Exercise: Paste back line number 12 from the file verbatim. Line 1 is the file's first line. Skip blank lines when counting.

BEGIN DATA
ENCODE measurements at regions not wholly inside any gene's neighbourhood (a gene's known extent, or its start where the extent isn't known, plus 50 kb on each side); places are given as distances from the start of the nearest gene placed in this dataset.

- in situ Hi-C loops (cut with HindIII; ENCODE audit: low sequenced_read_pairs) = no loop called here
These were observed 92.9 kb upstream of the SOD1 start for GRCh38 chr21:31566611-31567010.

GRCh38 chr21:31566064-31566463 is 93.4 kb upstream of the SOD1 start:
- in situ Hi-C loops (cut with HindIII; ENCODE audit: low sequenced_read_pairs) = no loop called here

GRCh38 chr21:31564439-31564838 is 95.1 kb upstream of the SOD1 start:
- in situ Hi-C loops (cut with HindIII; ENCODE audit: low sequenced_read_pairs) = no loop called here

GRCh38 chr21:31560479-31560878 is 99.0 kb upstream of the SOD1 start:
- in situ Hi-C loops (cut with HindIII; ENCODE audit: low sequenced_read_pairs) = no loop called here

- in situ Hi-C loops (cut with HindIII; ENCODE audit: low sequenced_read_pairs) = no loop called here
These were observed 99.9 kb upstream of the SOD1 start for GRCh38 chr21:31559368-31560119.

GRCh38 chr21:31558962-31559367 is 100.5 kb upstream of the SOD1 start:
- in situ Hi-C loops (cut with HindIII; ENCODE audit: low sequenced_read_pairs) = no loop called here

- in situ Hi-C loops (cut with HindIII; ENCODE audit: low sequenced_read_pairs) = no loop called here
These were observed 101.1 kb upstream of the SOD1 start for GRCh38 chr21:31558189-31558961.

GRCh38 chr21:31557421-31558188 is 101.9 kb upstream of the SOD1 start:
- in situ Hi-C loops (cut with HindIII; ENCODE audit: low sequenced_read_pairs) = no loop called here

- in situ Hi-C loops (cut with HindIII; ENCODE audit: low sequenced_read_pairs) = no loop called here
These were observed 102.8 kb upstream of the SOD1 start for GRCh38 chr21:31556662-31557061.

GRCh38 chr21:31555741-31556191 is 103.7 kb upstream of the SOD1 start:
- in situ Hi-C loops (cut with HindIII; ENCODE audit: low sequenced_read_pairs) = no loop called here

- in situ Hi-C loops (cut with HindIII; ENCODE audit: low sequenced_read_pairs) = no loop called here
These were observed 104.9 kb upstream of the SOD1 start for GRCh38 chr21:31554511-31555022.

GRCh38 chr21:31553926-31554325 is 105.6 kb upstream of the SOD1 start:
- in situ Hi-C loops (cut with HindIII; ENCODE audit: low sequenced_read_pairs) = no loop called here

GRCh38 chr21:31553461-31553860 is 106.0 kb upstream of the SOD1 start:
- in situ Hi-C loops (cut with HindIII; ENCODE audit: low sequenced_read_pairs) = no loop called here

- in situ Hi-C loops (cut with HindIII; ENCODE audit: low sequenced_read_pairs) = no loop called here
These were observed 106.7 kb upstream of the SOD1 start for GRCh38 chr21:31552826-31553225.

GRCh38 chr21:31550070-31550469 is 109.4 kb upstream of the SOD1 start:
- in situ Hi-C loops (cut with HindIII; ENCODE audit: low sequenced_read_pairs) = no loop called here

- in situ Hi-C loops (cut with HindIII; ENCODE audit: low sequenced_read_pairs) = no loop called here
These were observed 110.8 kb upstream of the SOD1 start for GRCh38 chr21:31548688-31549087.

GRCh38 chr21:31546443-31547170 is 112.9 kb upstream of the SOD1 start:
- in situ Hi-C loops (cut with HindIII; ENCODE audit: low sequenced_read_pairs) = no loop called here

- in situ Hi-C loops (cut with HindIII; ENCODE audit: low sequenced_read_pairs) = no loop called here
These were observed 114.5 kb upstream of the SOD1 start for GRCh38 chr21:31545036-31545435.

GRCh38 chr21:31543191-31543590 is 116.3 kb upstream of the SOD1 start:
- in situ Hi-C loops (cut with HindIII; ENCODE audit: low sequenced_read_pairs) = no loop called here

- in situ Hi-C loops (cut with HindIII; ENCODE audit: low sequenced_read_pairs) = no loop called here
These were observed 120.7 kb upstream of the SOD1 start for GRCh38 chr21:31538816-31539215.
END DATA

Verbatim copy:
GRCh38 chr21:31558962-31559367 is 100.5 kb upstream of the SOD1 start: